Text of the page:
No Due Diligence would be complete without a thorough investigation of the assets a business has acquired. The BusinessPortal range of websites do this in the Assets section and you’ll find that it considers factors that the statement of assets in financials doesn’t. That’s because the value of assets in “real life” isn’t always the same as the value of assets as represented by accounting standards. In accounting, assets are depreciated by a formula that suggests they’d lose all their value in a specified amount of time (Property isn’t depreciated, buildings generally over 20 years, furniture over 5 years, electronics over 3 years etc.). In the “real world”, assets are worth what someone would pay for them today (rather than what was paid for them when they were first acquired). When buying into a business, it is important to investigate both of these asset evaluations. The “real world” price is likely to be worked into the value of a business fairly directly while the current accounting value of assets bought has import on the (accounting) equity value of the company. The value of financial statements and their importance in a due diligence will be investigated in the last blog post in this series. Also see, “What you really want to know when investing in- or buying a business”.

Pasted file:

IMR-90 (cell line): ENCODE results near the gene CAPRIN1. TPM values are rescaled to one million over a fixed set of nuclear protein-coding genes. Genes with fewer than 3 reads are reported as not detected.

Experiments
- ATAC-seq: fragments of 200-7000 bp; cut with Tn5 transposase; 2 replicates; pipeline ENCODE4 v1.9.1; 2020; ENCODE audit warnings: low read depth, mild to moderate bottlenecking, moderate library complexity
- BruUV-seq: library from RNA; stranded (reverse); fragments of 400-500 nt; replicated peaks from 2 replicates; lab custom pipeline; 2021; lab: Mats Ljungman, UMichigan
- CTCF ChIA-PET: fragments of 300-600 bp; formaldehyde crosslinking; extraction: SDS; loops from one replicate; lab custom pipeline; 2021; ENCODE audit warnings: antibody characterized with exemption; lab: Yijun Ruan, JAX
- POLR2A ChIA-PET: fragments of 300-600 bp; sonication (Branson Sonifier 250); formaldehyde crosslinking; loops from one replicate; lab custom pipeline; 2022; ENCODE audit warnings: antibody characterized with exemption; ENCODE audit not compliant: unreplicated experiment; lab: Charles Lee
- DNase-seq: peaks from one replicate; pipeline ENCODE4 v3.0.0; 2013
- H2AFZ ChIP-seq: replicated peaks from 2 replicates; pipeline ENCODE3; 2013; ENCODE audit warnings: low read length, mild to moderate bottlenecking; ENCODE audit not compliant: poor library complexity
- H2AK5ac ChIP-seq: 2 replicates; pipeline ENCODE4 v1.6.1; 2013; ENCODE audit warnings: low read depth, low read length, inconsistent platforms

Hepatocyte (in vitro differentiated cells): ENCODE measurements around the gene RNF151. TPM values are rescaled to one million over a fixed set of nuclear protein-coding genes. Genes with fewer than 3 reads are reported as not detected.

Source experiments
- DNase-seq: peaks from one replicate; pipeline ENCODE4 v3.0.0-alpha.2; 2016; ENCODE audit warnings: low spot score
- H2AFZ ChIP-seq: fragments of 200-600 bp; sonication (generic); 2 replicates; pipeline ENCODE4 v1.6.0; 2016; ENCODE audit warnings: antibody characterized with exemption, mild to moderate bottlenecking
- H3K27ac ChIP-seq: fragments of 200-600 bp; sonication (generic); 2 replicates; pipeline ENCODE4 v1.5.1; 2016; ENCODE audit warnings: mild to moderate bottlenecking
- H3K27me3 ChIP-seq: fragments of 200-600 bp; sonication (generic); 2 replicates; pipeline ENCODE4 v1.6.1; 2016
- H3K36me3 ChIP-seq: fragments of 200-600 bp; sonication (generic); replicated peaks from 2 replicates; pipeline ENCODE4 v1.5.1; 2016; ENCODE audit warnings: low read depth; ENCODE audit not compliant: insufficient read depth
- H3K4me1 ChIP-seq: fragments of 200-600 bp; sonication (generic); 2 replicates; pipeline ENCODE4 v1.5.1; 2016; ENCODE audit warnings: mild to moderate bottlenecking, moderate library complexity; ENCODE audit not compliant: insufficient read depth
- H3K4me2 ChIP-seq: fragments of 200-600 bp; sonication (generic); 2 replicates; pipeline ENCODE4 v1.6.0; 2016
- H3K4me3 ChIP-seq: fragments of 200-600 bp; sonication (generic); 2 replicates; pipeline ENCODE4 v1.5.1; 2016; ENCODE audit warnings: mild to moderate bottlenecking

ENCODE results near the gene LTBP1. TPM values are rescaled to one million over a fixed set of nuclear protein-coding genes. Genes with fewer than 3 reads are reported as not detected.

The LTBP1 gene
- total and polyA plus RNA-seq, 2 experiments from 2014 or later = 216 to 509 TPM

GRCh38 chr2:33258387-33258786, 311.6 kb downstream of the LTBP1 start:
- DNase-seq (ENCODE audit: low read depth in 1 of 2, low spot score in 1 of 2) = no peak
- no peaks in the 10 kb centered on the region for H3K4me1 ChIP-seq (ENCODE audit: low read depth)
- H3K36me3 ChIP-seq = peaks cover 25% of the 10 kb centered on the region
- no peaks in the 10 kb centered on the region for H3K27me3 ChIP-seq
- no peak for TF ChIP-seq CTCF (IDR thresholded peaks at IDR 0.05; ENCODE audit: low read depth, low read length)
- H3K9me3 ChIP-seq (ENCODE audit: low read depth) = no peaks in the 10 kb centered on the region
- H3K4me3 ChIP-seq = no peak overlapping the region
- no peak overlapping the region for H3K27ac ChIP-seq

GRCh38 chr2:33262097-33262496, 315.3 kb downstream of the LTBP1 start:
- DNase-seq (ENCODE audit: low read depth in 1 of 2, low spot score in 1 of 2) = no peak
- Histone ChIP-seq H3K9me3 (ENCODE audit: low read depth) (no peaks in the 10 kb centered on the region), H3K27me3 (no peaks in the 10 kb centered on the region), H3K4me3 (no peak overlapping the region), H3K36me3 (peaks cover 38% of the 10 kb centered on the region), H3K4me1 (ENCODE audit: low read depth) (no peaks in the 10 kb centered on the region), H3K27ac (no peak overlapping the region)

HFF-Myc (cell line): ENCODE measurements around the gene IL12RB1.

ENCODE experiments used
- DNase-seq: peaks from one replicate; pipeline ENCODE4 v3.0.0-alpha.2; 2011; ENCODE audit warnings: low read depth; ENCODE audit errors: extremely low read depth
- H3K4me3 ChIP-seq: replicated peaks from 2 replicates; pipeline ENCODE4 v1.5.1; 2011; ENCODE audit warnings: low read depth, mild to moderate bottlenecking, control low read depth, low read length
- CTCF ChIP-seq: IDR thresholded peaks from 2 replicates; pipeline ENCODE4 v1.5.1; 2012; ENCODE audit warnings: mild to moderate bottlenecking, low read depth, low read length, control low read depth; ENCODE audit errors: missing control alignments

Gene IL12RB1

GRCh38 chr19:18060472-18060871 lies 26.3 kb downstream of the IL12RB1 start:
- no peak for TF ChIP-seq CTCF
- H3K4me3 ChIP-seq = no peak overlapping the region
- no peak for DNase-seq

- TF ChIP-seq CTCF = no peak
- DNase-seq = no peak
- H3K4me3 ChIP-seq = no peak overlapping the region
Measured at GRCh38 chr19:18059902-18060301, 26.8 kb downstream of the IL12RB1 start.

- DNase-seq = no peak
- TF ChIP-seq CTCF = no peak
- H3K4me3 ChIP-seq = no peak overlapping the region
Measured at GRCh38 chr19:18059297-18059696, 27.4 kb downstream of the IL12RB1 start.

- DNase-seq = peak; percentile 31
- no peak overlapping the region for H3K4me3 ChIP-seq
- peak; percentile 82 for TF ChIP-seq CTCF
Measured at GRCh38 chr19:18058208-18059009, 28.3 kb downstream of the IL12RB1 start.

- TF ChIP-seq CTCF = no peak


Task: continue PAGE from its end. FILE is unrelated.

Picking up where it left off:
From a management account point of view there are 2 types of assets; Income generating- and non-income generating-. Income generating assets are the ones that are required for production (such as Raw Materials and Equipment), Stock on hand (since it can be sold for income) or assets that earn rent (Property), dividends/profits (Business Interests) or interest (Loans Given or Negative Balance in Loan Account). Non-income generating assets are things like Properties that aren’t rented out (say the company owns the land it’s on) or other assets the company has bought (or pays for) that are not directly required for the production of their product/service.
There are several important things to note about the assets of a company one is considering investing in (beyond the value of assets). Some examples of these are:
- The state and current serviceability and thus the future need for replacement of assets (especially if they are required for production).
- The amount of assets that are hard to value or that have volatile prices (such as stakes in other businesses or commodities with volatile or cyclical markets) as well as the companies reliance on supply of these commodities.
- The ratio of income-generating- to non-income generating assets (as an indication of the level of spending on assets that might be superfluous or extravagant).
- Are the assets in the name of the company or in the name of separate stake holders and would transfer costs apply on investment.
In the next blog post I’ll consider the companies Liabilities and other monthly costs.